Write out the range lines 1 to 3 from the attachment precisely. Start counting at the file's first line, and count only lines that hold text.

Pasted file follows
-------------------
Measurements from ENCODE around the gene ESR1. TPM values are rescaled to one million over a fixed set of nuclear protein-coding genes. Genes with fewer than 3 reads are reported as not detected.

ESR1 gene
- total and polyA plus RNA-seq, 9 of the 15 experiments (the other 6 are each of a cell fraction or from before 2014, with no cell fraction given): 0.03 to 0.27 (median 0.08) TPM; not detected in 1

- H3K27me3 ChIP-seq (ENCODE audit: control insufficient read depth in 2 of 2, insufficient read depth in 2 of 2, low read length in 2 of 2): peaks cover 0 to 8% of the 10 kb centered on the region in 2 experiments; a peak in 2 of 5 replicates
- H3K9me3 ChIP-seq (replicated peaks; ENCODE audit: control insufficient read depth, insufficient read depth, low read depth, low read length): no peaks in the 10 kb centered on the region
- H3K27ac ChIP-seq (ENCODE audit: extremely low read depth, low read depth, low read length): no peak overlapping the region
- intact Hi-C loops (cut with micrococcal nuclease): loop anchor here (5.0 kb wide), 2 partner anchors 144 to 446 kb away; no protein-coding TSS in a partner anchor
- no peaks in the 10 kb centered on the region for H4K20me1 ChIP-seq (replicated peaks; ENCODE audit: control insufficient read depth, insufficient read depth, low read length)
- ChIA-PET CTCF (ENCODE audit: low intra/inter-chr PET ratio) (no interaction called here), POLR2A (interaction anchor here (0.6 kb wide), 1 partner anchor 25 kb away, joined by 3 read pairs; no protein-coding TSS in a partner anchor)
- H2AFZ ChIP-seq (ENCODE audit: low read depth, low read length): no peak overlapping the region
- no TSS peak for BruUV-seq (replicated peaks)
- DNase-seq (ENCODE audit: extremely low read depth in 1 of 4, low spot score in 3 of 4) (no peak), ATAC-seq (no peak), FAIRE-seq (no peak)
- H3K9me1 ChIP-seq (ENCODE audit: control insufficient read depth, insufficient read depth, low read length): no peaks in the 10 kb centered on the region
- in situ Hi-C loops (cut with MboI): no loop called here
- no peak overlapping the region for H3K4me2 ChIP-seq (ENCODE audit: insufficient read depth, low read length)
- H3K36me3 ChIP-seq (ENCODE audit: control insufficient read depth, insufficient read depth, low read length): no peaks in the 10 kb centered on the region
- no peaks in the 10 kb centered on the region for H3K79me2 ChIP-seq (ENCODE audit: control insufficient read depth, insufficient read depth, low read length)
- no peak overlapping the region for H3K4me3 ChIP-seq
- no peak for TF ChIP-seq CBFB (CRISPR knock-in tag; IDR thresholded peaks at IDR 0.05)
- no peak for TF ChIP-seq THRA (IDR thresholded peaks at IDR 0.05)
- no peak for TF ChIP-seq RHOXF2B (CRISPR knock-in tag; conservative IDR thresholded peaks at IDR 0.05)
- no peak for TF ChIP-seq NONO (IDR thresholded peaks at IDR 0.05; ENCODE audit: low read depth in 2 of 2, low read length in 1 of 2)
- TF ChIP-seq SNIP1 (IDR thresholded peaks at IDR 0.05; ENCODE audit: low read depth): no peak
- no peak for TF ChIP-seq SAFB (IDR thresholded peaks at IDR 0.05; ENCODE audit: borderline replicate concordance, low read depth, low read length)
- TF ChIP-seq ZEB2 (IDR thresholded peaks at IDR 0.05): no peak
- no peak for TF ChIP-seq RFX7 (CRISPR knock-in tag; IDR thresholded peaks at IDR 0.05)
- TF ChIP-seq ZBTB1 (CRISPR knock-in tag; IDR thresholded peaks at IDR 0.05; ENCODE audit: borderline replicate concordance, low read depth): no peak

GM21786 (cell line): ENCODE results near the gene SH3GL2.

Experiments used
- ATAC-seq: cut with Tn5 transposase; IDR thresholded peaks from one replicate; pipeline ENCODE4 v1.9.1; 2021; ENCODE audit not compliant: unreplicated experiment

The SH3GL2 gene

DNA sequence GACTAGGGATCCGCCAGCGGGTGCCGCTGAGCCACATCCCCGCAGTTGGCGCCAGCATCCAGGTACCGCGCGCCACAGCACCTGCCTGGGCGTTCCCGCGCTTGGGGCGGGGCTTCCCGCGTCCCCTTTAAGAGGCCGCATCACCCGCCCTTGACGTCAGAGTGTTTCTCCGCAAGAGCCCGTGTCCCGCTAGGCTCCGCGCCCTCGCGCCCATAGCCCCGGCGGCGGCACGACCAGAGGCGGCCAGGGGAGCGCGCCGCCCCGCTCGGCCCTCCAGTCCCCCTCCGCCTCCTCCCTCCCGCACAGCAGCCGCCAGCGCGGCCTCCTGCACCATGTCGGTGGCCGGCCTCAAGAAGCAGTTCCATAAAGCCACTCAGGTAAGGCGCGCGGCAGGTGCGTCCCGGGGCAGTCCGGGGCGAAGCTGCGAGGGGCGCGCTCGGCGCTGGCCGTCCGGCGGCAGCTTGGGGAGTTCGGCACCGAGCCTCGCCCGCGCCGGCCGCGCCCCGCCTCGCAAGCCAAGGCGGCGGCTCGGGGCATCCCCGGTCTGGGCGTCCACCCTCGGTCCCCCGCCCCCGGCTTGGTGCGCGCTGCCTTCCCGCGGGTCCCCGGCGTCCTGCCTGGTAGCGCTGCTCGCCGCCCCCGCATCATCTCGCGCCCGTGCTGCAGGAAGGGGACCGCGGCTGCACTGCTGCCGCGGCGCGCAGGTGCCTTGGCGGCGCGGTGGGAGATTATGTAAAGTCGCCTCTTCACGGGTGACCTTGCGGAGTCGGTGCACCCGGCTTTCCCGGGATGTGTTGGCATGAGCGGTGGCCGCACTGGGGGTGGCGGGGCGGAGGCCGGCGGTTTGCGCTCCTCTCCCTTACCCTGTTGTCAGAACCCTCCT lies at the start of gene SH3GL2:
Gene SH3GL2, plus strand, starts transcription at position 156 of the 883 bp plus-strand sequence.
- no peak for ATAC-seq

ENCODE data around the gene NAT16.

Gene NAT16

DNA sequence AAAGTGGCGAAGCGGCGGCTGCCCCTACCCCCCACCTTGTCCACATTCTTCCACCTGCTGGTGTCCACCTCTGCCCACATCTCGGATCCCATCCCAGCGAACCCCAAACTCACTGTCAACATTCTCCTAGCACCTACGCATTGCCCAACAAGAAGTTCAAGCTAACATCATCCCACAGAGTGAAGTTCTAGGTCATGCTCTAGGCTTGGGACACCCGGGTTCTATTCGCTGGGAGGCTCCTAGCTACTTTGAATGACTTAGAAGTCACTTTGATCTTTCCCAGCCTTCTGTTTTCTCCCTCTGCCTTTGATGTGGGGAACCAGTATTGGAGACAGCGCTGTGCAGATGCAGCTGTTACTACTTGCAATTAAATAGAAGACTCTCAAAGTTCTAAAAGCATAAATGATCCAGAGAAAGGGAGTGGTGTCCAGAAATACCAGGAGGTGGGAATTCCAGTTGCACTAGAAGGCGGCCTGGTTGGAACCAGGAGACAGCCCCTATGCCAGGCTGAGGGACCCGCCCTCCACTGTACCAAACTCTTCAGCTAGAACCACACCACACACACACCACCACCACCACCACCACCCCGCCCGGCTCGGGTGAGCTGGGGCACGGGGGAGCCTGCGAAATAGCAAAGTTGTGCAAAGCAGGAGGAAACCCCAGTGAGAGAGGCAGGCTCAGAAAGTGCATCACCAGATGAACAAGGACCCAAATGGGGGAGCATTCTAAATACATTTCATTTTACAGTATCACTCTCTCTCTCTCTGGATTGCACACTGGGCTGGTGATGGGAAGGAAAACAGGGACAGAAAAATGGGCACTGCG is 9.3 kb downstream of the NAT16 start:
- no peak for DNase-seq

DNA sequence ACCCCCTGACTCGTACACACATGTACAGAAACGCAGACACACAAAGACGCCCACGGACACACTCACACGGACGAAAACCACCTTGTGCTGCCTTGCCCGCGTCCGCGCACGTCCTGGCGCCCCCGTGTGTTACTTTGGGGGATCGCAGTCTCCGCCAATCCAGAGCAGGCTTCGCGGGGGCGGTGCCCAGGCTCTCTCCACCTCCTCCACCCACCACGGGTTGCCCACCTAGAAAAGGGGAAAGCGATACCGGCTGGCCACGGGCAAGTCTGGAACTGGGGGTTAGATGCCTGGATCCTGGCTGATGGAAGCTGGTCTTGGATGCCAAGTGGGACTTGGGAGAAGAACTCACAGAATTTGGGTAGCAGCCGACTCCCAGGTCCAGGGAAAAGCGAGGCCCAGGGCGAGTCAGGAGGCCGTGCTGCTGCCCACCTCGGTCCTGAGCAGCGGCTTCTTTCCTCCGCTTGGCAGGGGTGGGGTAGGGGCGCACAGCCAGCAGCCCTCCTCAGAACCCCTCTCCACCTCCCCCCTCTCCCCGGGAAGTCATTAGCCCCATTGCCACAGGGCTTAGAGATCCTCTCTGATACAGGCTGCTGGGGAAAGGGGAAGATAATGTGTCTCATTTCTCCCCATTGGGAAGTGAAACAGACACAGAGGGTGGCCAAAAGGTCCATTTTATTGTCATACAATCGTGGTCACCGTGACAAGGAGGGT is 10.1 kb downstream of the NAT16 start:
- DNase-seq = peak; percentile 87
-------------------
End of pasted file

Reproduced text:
Measurements from ENCODE around the gene ESR1. TPM values are rescaled to one million over a fixed set of nuclear protein-coding genes. Genes with fewer than 3 reads are reported as not detected.

ESR1 gene
- total and polyA plus RNA-seq, 9 of the 15 experiments (the other 6 are each of a cell fraction or from before 2014, with no cell fraction given): 0.03 to 0.27 (median 0.08) TPM; not detected in 1